Israel advances in Rafah, alone against all

Israel advances in Rafah, alone against all
Israel advances in Rafah, alone against all

With a stroke of the accelerator, the tank flattens the letters “I love Gaza.” It was still early Tuesday morning when the Israeli army announced that it had seized the Rafah terminal, along the Egyptian border, after an intense night of bombing on this city where 1.5 million Gazan refugees are held.

Hopes for a truce, which followed Hamas’ surprise Monday evening announcement of approval of a deal proposed by Egypt and Qatar, quickly gave way to disillusionment. Judge “far from Israel’s basic demands”the agreement was reneged by the war cabinet, which unanimously decided to continue the operation in Rafah “in order to exert military pressure on Hamas and advance the release of our hostages and other war objectives”according to the press release issued by the Prime Minister’s office.

The Israeli army took advantage of the night to take control of the border between Gaza and Egypt, and part of the Philadelphia corridor, this 14 km long road which acts as a buffer zone with Egypt, without encountering significant resistance. “It’s a very strategic take, said Chuck Freilich, former deputy national security adviser in Israel. This crossing point hides tunnels through which Hamas smuggling activities circulate. The operation, limited, seems designed to put pressure on the group and push it to accept an agreement. »

“Israel cannot appear weak”

By confining his movements to the Egyptian border and mediating this military conquest, Benjamin Netanyahu is playing with the nerves of his American ally, hostile to the invasion of Rafah, but who, according to the Axios site, would have lacked transparency in the drafting of a new agreement.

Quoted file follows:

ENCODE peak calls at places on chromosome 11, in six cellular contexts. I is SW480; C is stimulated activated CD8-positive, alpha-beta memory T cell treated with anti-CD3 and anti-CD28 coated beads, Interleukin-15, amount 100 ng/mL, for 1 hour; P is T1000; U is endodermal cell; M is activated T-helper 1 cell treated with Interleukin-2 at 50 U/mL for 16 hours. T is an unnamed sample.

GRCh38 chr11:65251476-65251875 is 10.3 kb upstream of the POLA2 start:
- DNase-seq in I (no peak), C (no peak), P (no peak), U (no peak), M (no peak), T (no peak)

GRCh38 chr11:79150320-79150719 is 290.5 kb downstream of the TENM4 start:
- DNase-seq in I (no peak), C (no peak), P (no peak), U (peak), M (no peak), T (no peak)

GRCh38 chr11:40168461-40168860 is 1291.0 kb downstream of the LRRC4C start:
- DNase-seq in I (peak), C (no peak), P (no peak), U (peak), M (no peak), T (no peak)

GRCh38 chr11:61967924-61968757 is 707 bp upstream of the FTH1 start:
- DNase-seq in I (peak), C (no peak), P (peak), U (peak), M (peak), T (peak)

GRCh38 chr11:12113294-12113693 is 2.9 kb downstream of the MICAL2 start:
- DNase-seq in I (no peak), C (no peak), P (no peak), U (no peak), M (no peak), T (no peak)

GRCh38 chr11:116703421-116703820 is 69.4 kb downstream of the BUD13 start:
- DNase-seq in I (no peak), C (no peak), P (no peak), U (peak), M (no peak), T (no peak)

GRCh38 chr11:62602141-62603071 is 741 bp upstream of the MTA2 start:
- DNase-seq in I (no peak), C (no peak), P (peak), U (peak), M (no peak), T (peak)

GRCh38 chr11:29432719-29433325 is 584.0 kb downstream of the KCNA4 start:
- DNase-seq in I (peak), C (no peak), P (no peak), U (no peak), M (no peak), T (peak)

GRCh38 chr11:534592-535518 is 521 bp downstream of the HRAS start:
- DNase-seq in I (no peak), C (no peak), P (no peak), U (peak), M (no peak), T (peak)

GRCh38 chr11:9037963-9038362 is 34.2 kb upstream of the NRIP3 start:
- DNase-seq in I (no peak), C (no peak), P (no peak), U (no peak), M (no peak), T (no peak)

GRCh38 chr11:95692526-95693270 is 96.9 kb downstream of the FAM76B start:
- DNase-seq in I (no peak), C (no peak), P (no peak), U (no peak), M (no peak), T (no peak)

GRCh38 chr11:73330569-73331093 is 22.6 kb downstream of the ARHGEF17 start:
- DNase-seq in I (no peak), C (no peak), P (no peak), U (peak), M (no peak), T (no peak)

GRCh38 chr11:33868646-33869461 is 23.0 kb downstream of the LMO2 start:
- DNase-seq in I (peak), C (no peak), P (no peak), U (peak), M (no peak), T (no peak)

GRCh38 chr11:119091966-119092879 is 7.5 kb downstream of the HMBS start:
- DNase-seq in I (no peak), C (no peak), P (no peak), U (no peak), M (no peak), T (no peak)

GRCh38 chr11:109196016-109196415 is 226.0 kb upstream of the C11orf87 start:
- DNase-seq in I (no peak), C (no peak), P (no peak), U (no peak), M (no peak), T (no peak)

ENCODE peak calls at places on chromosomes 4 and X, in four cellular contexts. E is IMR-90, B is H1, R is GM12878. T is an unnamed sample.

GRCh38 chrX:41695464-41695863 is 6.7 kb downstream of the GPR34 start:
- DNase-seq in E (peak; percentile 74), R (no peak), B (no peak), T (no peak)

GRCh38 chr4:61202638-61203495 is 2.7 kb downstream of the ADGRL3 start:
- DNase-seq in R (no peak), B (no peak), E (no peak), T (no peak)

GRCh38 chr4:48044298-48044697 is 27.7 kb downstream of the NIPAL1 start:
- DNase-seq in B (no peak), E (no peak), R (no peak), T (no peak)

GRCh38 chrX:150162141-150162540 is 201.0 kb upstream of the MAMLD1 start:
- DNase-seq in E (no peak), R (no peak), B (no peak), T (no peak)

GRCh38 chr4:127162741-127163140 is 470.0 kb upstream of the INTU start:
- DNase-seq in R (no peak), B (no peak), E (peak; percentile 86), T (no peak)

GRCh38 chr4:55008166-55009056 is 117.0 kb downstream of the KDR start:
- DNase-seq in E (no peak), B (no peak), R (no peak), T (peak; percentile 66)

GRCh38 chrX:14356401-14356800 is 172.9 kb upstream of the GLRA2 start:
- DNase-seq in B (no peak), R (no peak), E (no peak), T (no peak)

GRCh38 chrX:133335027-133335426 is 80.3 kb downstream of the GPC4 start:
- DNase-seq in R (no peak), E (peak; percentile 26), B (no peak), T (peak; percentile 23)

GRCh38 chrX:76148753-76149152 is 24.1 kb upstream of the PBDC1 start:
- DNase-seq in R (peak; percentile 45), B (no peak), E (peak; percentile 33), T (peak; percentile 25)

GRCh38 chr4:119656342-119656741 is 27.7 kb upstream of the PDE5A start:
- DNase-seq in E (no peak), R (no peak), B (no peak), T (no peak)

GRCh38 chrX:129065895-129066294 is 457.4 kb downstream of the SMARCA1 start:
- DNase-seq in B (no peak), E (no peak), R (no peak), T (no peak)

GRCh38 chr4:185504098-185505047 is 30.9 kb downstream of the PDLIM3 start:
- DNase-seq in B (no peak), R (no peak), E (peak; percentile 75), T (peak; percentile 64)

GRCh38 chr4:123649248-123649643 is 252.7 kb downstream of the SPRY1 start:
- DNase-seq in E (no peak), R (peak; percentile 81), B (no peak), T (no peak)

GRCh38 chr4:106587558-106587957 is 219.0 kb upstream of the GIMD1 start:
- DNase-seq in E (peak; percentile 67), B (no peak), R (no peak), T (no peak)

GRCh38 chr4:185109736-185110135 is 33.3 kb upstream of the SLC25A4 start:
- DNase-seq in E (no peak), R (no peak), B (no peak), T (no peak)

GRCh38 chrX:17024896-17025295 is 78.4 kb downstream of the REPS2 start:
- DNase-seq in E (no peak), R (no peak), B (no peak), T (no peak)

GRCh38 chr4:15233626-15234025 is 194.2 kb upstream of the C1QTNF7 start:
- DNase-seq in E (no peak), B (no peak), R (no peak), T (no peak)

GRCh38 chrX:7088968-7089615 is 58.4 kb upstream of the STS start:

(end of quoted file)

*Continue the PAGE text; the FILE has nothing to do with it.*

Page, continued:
His hardline position is aimed at his public opinion. “Netanyahu and his acolytes, especially those with military experience (Benny Gantz and Gadi Eisenkot), want to tell the Israeli Jewish public, which overwhelmingly supports the war, that Israel acted in Rafah, says Ori Goldberg, lecturer in Middle Eastern studies at Reichman University. In its own mind, Israel cannot appear weak, yet acceptance of a deal has been presented as capitulation. »

Above all, its political partners from the radical and religious right threatened to leave the coalition if an agreement was signed with Hamas. Enough to cause the collapse of the coalition, and the political end of Benyamin Netanyahu. Caught between the hammer of his cumbersome political alliances and the anvil of his American ally, the Israeli Prime Minister is circumventing the obstacles by playing for time.

The myth of “total victory”

“It horrifies me to say it, but this war benefits his political survival: he knowingly makes it lastsays Chuck Freilich, now a researcher at the Institute for National Security Studies (INSS). For me, the war ended in December. Since then, it has only been a matter of static operations. But Benjamin Netanyahu cannot say that the war is over, because he has not obtained a military victory. So he pushes to enter Rafah, and maintains the myth of a “total victory” which makes no sense today. »

Israel must still send a delegation to Cairo to continue negotiations. The coming days will tell whether or not this start of the operation in Rafah has put pressure on Hamas.



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